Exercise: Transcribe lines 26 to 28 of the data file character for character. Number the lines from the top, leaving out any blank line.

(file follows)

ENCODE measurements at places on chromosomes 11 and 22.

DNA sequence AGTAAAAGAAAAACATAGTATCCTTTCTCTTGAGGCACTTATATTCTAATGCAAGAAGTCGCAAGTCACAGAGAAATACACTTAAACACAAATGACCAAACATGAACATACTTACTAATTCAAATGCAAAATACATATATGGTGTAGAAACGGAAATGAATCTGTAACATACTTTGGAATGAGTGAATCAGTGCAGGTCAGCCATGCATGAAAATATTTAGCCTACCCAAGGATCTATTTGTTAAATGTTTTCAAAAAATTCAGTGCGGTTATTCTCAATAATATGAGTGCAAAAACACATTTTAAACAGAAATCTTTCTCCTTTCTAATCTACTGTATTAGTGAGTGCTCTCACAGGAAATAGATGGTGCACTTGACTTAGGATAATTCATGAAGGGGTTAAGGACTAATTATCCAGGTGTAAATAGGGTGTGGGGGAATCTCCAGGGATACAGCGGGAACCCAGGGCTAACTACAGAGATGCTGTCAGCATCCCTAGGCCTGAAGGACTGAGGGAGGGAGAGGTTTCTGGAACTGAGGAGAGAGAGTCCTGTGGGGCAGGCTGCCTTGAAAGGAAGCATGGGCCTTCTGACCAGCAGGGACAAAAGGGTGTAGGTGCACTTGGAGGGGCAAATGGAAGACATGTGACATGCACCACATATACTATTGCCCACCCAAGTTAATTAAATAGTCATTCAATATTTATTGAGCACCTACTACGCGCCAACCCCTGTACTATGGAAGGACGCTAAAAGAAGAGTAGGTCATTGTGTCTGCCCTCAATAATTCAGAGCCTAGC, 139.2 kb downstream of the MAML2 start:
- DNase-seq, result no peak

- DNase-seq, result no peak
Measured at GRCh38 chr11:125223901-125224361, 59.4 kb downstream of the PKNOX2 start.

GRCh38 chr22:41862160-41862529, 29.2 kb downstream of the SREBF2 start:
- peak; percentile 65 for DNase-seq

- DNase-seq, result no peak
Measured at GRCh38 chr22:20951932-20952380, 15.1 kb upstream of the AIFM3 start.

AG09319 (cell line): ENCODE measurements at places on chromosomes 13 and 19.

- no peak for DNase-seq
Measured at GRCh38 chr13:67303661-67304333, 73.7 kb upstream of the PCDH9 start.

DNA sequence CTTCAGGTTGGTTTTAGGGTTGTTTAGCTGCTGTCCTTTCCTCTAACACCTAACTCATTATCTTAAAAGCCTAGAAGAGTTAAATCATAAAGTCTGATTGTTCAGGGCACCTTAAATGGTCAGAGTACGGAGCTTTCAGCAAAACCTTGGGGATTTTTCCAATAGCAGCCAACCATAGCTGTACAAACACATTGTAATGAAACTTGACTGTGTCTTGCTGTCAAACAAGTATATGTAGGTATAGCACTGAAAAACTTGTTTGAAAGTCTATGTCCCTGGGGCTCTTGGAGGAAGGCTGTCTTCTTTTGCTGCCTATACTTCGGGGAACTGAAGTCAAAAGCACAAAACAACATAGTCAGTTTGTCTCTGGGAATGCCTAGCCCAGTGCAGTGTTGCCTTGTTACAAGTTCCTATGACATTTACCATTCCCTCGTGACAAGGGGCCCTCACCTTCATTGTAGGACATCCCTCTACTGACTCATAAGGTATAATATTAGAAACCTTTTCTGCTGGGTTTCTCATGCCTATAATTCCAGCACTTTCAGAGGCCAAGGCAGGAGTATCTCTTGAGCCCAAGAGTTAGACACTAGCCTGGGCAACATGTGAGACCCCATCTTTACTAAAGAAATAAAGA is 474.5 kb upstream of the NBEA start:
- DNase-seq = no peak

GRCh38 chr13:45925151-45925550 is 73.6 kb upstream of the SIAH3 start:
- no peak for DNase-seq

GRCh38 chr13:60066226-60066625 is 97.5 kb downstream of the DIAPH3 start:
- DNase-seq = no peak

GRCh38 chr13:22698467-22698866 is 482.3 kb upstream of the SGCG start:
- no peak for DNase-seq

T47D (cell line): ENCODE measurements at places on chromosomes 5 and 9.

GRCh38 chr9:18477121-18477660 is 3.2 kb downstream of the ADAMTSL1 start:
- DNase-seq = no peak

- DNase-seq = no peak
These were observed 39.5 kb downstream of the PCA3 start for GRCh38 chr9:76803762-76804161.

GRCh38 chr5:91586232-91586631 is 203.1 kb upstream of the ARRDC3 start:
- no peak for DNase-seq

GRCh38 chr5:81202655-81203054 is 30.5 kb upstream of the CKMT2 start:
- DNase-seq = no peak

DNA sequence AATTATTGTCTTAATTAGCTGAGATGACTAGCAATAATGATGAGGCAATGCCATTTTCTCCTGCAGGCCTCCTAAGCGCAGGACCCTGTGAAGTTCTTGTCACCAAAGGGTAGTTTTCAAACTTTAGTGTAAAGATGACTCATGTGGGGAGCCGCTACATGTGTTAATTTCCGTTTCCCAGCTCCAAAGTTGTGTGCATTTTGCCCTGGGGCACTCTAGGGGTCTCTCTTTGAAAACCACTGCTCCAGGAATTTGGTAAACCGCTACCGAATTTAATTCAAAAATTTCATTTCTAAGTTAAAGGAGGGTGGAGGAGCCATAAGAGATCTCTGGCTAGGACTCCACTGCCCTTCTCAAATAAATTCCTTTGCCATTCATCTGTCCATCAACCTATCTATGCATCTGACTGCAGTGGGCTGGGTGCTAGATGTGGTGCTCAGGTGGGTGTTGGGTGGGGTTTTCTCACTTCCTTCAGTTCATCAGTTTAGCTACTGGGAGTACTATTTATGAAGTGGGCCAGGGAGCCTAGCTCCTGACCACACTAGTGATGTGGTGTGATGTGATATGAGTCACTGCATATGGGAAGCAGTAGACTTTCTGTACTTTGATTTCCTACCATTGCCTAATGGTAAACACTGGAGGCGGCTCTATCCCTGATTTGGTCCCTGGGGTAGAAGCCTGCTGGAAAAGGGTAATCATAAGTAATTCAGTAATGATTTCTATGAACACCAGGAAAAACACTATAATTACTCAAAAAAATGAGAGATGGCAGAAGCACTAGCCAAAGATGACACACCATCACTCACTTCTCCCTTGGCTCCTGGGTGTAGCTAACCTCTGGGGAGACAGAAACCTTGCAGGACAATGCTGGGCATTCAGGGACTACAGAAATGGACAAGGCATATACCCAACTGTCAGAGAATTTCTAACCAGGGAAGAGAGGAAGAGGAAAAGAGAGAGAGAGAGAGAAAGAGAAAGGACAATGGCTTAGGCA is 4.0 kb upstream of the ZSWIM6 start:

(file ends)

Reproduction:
GRCh38 chr5:91586232-91586631 is 203.1 kb upstream of the ARRDC3 start:
- no peak for DNase-seq

GRCh38 chr5:81202655-81203054 is 30.5 kb upstream of the CKMT2 start: